(Lord’s day). In the morning to Paul’s, where I heard a pretty good sermon, and thence to dinner with my Lady at the Wardrobe; and after much talk with her after dinner, I went to the Temple to Church, and there heard another: by the same token a boy, being asleep, fell down a high seat to the ground, ready to break his neck, but got no hurt.
Thence to Graye’s Inn walkes; and there met Mr. Pickering and walked with him two hours till 8 o’clock till I was quite weary. His discourse most about the pride of the Duchess of York; and how all the ladies envy my Lady Castlemaine. He intends to go to Portsmouth to meet the Queen this week; which is now the discourse and expectation of the town.
So home, and no sooner come but Sir W. Warren comes to me to bring me a paper of Field’s (with whom we have lately had a great deal of trouble at the office), being a bitter petition to the King against our office for not doing justice upon his complaint to us of embezzlement of the King’s stores by one Turpin. I took Sir William to Sir W. Pen’s (who was newly come from Walthamstow), and there we read it and discoursed, but we do not much fear it, the King referring it to the Duke of York. So we drank a glass or two of wine, and so home and I to bed, my wife being in bed already.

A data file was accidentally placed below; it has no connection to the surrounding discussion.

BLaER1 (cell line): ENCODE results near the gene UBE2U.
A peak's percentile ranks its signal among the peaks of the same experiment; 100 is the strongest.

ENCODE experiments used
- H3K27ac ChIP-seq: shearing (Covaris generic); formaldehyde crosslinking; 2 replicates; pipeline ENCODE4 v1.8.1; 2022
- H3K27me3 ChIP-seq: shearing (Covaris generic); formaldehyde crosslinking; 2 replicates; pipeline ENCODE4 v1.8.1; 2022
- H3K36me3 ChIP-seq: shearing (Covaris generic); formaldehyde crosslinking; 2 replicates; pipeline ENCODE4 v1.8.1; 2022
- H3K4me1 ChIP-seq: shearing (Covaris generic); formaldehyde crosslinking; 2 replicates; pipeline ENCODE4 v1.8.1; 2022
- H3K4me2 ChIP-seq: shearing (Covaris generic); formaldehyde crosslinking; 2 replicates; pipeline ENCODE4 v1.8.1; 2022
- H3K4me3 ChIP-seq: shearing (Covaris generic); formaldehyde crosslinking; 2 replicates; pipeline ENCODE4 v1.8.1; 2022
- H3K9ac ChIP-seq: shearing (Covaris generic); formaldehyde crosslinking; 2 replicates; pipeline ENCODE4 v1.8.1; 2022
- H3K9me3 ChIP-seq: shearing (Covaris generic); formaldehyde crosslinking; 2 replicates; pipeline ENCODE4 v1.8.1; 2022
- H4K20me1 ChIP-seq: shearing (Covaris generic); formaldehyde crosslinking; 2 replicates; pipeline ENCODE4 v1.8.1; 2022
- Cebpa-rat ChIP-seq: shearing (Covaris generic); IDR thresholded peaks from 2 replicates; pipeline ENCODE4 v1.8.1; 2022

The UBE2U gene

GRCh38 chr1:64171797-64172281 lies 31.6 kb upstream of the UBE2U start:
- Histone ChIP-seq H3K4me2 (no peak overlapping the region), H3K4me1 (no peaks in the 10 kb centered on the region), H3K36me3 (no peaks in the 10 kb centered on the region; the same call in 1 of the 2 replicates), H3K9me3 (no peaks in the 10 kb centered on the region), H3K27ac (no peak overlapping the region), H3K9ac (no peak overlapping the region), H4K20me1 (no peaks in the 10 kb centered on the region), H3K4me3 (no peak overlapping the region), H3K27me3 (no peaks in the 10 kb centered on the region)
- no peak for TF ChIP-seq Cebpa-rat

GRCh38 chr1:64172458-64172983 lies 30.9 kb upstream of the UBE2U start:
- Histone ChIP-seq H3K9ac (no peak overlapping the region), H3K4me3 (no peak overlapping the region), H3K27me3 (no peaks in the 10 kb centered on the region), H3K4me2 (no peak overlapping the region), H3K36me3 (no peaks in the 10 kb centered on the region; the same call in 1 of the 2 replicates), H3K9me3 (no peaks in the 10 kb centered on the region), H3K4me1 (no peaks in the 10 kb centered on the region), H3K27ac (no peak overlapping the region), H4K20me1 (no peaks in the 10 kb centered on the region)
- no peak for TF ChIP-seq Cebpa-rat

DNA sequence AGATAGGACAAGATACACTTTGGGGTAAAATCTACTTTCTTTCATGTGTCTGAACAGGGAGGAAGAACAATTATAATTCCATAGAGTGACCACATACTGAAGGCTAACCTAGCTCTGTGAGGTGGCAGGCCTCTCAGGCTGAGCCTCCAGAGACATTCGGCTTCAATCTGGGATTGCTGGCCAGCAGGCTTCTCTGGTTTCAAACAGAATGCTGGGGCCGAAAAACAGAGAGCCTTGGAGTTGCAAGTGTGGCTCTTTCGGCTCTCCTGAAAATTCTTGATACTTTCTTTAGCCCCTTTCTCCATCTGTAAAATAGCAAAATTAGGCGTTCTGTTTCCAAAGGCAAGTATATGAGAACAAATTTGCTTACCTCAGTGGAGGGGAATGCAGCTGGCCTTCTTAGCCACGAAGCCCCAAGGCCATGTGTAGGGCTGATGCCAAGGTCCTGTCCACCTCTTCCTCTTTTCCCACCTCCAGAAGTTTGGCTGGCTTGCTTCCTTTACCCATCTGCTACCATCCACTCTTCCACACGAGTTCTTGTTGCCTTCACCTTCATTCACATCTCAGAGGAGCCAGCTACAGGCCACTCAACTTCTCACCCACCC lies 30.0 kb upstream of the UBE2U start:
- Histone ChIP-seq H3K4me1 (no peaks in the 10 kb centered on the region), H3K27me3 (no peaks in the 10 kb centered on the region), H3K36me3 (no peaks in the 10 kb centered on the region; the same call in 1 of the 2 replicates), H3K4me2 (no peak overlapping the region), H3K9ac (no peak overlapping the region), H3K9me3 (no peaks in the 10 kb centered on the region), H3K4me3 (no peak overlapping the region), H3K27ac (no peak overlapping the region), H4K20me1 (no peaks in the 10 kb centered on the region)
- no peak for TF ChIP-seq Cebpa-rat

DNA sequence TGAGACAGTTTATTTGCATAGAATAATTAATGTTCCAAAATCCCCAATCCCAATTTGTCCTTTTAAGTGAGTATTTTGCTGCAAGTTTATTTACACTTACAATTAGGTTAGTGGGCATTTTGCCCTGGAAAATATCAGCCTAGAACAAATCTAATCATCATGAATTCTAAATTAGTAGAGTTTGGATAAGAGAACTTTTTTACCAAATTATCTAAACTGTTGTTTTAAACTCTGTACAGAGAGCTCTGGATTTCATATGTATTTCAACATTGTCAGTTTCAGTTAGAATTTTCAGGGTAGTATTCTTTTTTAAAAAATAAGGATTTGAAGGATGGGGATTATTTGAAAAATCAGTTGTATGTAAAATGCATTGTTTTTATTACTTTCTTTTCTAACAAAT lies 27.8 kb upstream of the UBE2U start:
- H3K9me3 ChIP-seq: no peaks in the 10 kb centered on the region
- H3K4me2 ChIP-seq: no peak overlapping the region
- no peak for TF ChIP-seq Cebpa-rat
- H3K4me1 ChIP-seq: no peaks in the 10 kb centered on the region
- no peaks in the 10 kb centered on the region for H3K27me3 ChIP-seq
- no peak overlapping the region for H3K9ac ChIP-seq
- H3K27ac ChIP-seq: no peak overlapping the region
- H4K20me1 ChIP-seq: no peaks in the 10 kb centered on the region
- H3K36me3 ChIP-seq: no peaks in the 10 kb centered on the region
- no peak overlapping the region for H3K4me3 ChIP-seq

I went to ground, ready to break
the gray clock.
My mouth is a warren.
Bring me a field,
a bitter plain to bezzle in
and fear rank as wine.
Erasure poem derived from The Diary of Samuel Pepys, Sunday 13 April 1662.